The foreign ministry said the final expat voter count reached 244,442 — more than double the almost 93,000 who registered for the last parliamentary polls in 2018, Lebanon’s first expat vote.

Europe accounted for the largest number of registered expat voters, with nearly 75,000, followed by Asia with 61,000 voters, and North America, where 60,000 signed up, the foreign ministry said in a statement.

Why the number is meaningful:  In the 2018 parliamentary elections, the turnout was rather low- 49.7 percent. According to a study by the Lebanese Center for Policy Studies released in January, the number varied from below 40 percent in Beirut and Tripoli to more than 65 percent in Keserwan and Jbeil. The explanations the social scientists found were that the increase in number of first-time voters as well as the fact that Sunni and Alawite voters did not vote as an act of discontent towards the ruling elites and that there was an increase in the number of confessionally mixed voting centers. 

Voters’ personal data: Emails by reformist political group Kulluna Irada sent to Lebanese expats to encourage registration sparked intense controversy on social media, as many feared the use of personal data without the consent of voters raised privacy problems.  Kulluna Irada said the data was all open source and nothing illegal had been done in procuring it.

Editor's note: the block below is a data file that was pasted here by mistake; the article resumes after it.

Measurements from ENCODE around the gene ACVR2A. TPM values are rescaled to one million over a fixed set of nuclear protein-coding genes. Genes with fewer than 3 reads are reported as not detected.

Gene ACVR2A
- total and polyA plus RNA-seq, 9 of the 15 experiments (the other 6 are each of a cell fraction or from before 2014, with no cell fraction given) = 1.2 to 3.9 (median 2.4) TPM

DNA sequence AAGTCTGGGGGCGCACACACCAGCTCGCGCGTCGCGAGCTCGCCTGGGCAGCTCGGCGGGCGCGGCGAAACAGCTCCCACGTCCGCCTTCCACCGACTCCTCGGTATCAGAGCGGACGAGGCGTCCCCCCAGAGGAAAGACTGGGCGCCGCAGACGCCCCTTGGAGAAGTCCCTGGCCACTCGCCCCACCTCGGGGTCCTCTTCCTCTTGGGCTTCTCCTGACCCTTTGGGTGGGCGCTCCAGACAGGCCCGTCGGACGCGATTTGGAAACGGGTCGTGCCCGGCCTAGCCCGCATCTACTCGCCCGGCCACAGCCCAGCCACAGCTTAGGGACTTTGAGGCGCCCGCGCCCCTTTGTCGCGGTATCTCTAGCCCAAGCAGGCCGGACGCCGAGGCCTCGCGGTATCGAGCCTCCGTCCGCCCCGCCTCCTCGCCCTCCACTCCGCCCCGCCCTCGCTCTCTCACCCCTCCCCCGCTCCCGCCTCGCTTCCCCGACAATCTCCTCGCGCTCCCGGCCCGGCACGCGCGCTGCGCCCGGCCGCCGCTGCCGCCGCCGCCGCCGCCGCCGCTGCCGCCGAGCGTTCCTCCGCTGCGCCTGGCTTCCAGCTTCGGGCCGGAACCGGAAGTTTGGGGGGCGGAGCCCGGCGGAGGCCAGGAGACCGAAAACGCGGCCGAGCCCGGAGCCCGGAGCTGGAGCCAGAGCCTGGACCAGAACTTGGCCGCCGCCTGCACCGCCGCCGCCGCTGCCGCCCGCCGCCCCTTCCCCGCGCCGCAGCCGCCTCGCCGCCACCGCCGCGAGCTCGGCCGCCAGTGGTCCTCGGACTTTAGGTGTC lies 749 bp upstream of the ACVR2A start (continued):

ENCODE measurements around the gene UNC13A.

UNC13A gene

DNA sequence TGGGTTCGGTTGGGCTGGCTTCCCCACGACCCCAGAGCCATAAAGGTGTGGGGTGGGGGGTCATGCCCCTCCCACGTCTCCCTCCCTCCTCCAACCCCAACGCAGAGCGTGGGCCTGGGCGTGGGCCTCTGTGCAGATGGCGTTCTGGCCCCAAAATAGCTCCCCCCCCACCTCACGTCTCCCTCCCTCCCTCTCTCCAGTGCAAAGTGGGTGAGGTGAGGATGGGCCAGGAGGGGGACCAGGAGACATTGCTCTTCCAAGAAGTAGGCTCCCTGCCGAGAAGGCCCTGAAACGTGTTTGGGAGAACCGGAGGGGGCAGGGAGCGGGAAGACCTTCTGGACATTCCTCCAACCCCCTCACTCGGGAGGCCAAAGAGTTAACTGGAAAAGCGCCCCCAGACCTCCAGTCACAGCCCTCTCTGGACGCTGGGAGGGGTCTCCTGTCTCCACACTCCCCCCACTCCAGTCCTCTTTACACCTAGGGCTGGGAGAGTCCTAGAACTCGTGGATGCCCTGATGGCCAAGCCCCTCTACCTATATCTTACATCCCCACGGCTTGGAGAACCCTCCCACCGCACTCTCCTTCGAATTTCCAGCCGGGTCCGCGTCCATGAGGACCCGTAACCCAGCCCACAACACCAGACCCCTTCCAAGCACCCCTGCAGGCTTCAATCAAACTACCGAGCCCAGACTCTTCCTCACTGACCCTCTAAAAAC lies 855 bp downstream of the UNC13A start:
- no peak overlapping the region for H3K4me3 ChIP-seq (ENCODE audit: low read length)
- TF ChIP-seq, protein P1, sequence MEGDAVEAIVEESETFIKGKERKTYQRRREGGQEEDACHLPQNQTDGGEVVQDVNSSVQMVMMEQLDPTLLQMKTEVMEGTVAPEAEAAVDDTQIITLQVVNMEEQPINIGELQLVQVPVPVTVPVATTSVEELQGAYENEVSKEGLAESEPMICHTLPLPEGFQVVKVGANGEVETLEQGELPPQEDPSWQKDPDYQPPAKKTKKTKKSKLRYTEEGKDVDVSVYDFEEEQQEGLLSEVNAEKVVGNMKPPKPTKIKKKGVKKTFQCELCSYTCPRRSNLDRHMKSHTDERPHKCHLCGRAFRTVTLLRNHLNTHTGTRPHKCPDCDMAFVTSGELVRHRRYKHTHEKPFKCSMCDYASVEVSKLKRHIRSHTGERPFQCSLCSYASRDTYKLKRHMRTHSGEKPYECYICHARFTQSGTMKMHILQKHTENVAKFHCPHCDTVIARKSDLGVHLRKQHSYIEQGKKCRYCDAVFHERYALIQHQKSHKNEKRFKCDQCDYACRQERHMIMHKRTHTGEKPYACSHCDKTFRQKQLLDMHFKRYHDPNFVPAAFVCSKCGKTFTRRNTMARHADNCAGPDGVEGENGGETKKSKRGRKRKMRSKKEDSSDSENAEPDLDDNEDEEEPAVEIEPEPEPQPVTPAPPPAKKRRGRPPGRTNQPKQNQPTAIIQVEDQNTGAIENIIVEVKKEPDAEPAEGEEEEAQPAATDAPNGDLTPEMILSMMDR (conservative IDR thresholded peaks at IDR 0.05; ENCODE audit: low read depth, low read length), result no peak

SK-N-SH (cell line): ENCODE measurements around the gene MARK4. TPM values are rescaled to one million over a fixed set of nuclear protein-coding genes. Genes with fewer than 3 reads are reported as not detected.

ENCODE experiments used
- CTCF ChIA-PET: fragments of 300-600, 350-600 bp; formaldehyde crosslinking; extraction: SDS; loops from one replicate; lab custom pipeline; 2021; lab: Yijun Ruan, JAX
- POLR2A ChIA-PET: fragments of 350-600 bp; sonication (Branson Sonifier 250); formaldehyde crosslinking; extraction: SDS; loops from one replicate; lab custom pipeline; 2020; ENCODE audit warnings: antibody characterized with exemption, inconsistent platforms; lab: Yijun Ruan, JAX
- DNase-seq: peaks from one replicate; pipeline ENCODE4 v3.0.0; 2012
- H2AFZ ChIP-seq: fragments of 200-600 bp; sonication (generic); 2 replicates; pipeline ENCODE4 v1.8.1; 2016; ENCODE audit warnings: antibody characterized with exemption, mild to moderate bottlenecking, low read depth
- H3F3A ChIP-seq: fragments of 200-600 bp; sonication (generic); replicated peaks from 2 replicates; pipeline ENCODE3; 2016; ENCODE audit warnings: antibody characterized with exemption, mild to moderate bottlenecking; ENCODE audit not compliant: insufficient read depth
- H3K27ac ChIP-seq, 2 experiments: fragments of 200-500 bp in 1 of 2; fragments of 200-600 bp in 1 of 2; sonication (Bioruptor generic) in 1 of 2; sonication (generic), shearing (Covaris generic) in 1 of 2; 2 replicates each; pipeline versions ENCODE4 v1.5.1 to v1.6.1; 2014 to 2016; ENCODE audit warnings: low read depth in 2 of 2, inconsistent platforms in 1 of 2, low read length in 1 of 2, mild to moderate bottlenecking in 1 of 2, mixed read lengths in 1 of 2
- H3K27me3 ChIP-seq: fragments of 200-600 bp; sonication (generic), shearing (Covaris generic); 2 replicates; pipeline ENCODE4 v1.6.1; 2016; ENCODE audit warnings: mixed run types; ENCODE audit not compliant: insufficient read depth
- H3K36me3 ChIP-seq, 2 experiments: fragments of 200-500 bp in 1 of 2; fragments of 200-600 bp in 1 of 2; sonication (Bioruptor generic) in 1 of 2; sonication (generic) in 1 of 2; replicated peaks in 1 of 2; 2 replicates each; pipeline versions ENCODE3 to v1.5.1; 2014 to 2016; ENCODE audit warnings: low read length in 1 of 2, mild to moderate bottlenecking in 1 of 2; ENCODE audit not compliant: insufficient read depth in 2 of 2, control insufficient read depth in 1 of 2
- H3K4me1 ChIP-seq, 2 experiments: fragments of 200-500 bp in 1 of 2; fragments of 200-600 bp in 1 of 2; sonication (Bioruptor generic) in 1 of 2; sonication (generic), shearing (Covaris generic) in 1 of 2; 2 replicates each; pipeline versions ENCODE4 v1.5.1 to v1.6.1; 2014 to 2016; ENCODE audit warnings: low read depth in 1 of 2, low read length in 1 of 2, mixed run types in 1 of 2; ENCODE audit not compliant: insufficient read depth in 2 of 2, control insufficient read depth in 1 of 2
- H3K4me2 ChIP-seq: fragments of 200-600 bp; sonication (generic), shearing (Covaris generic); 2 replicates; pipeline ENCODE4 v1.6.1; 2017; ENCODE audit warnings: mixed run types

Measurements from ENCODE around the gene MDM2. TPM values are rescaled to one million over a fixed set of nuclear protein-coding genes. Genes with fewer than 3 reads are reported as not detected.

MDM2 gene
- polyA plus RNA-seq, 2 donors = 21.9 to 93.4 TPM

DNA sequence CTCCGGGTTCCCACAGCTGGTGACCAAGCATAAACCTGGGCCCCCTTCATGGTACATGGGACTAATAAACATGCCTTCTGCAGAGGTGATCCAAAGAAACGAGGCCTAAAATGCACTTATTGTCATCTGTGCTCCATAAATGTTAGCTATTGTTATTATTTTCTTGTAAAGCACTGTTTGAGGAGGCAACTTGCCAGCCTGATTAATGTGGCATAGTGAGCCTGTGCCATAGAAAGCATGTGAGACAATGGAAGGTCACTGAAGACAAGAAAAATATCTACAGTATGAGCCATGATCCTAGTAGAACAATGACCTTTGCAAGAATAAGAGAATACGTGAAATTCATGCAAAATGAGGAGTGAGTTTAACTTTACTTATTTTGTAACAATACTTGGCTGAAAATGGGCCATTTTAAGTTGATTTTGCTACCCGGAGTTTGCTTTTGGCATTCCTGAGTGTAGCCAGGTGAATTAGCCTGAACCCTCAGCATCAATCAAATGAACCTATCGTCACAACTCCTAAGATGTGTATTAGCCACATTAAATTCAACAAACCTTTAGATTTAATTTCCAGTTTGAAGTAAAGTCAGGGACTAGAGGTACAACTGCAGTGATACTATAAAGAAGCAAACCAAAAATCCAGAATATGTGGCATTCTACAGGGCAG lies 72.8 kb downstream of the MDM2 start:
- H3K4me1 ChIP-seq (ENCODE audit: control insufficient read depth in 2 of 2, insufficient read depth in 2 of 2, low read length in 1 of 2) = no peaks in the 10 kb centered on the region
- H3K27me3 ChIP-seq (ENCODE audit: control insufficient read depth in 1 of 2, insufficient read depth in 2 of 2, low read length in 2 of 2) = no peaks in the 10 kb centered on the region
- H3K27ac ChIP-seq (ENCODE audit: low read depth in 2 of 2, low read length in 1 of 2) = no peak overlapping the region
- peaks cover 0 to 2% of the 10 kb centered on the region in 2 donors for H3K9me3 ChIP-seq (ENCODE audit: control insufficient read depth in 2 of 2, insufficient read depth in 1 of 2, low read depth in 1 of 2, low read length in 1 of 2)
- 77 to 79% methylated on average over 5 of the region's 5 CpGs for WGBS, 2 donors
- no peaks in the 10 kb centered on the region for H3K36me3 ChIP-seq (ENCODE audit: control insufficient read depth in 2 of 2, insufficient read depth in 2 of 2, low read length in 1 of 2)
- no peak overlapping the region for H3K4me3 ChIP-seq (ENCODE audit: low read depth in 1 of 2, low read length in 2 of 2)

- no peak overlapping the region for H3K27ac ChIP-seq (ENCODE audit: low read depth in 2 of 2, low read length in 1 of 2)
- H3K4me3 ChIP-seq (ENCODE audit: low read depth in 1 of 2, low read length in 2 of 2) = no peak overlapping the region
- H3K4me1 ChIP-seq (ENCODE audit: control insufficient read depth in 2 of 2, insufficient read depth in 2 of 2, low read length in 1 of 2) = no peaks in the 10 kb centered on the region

And data in general: Right in the middle of that controversy, the minister of Telecommunication. Johnny Corm, suggested during a TV interview that he’s considering selling user data to private companies in order to increase the ministry’s revenues. 

A man hears what he wants to hear and disregards the rest: President Michel Aoun has said that he won’t sign a decree that reschedules the parliamentary elections for March 27. “If I receive it, I will return it for reevaluation,” Aoun said.

Aoun told al-Akhbar newspaper that he will not approve that the elections take place on any other dates than May 8 and May 15. “No one can impose a decree on the president,” he added.

“The elections have never been held in Lebanon before May or June,” Aoun said, adding that the weather in March might deprive thousands of Lebanese from voting.


Not an alliance: “Hizbullah respects three main rules: Resolution 1701 (that ended the 2006 war), domestic stability and avoiding any harassment to the ambassadors of countries that designated Hizbullah as a terrorist organization, such as the Americans, British, Germans and Arab countries,” Aoun told al-Akhbar in the same interview. 

We agree to disagree: “[Saudi Arabia] was the first country I visited when I was elected for the presidency in 2017,” Aoun said.